Researchers believe that extreme joint flexibility may increase the risk of developing I chronic fatigue syndrome, a painful and fatiguing condition usually affecting women—often, with no reasonable explanation.

The link was first discovered accidentally at Johns Hopkins Children's Center, where a young girl was being treated for chronic fatigue syndrome for three years before it was noticed that she could bend and twist her joints much more than normal.

"I was chagrined that my physical examination had not included that. So, we decided to look into it," notes pediatrician Dr. Peter Rowe.

The Discovery

Rowe soon learned that most of the 60 children and teens who had been treated at his center for CFS had hypermobility in at least four joints. That means they could move their joints well beyond the normal range of motion, such as being able to bend a pinkie 90 degrees backward, touch the thumb to the forearm, or bend at the waist and rest both hands flat on the ground.

"Some of the kids would be able to put their leg behind their head in a seated position," says Rowe. "Others could do the splits. Once we saw this over and over, we thought it was something that needed more study."

That's significant, considering that no more than two in 10 people in the general population have a single hyper-flexible joint.

Although this link doesn't mean that hypermobility will result in CFS, it offers new clues into how the painful and fatiguing syndrome develops and possibly, a new way to identify at-risk patients.

Removing Stigma

In the past, some doctors regarded the syndrome as a psychosomatic byproduct of depression. And those who saw it as a legitimate illness could find few physiological signs of it. CFS often generates ambiguous complaints about pain in the joints and a general malaise.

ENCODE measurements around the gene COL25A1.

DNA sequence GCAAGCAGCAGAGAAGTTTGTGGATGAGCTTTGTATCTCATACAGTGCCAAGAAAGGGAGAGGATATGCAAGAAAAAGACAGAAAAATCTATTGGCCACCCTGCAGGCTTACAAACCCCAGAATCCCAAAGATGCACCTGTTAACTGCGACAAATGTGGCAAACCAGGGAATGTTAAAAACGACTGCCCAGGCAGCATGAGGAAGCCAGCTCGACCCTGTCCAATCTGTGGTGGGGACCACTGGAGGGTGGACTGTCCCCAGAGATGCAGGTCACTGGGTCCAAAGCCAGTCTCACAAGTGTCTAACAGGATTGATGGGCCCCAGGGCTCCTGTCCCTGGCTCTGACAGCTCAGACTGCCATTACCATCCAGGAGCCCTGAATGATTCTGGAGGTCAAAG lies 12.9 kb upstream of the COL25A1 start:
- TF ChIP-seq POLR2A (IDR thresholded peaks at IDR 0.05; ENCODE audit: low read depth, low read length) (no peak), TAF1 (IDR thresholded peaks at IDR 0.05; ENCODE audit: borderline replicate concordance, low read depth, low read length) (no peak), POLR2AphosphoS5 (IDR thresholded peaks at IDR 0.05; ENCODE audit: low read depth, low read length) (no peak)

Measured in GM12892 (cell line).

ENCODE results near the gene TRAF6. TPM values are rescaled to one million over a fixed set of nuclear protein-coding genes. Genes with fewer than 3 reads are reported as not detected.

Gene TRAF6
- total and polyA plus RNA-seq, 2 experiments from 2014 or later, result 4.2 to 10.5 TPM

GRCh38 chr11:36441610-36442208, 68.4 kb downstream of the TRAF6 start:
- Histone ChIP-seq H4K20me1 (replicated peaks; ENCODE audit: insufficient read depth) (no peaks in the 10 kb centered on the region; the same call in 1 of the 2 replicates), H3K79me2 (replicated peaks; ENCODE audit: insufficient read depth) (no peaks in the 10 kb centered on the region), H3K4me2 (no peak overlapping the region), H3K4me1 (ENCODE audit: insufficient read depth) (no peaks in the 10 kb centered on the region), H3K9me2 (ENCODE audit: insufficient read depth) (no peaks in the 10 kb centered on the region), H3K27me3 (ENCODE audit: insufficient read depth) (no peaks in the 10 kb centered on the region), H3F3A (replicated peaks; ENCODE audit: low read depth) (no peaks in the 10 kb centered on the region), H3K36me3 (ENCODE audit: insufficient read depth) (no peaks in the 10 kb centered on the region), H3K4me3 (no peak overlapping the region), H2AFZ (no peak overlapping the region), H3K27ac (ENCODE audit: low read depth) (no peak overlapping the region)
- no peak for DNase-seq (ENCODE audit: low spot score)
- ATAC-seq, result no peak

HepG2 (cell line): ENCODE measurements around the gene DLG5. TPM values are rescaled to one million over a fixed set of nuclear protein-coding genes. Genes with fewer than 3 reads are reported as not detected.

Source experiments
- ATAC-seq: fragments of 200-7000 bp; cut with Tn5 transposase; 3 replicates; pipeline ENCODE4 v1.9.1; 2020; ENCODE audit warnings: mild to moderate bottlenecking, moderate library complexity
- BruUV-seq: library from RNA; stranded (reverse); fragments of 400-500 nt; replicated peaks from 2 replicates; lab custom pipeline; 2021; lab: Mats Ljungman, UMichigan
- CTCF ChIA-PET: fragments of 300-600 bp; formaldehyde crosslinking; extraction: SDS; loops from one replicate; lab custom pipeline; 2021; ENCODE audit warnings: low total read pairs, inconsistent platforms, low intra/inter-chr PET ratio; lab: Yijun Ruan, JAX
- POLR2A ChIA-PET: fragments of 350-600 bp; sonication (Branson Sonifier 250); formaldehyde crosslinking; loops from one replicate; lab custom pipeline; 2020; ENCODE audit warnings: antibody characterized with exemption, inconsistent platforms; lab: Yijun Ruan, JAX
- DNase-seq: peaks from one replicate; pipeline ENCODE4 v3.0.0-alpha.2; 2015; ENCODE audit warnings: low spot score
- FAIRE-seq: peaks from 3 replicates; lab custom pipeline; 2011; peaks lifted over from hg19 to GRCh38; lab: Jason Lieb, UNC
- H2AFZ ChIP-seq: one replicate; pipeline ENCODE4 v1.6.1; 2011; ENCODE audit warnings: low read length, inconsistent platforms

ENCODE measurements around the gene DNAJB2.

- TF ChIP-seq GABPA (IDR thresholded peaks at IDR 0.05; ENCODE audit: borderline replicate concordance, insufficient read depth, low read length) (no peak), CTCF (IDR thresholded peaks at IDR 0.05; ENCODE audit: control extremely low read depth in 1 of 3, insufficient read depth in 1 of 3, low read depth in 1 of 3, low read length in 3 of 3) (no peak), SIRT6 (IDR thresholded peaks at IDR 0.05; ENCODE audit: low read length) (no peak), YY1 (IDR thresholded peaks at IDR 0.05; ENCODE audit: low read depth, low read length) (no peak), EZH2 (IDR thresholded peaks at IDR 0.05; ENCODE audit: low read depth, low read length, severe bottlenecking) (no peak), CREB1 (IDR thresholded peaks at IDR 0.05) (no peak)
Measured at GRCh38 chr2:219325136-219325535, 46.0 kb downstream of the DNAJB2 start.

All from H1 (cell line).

At the very least, Rowe's connection may remove some stigma associated with CFS, which strikes about four per 1,000 adults. Children are less affected.

"In the past, you had a tremendous amount of skepticism about (CFS), which created a certain amount of stigma for people who have it," says Leonard Jason, a professor of psychology and director of the Center for Community Research at DePaul University in Chicago.

Diagnosing Chronic Fatigue Syndrome

Now, a CFS diagnosis is made if a patient has a sudden onset of fatigue that lasts at least six months and at least four of the following eight symptoms: impaired memory, sore throat, tender neck or tender lymph nodes in the armpit, muscle pain, joint pain, new headaches, troubled sleep and a feeling of malaise after exertion.

The Explanation

How could joint hypermobility be connected with CFS? That's currently under study, but there are some theories…

Rowe says that flexible joints may stress the peripheral nerves in the arms and legs, thereby fatiguing the entire nervous system, or the excessive range of motion may indirectly cause the syndrome.

"For example, if you're prone to injury because of your joints, you might decrease your activity, which studies have shown can lead to (the syndrome)," he notes.

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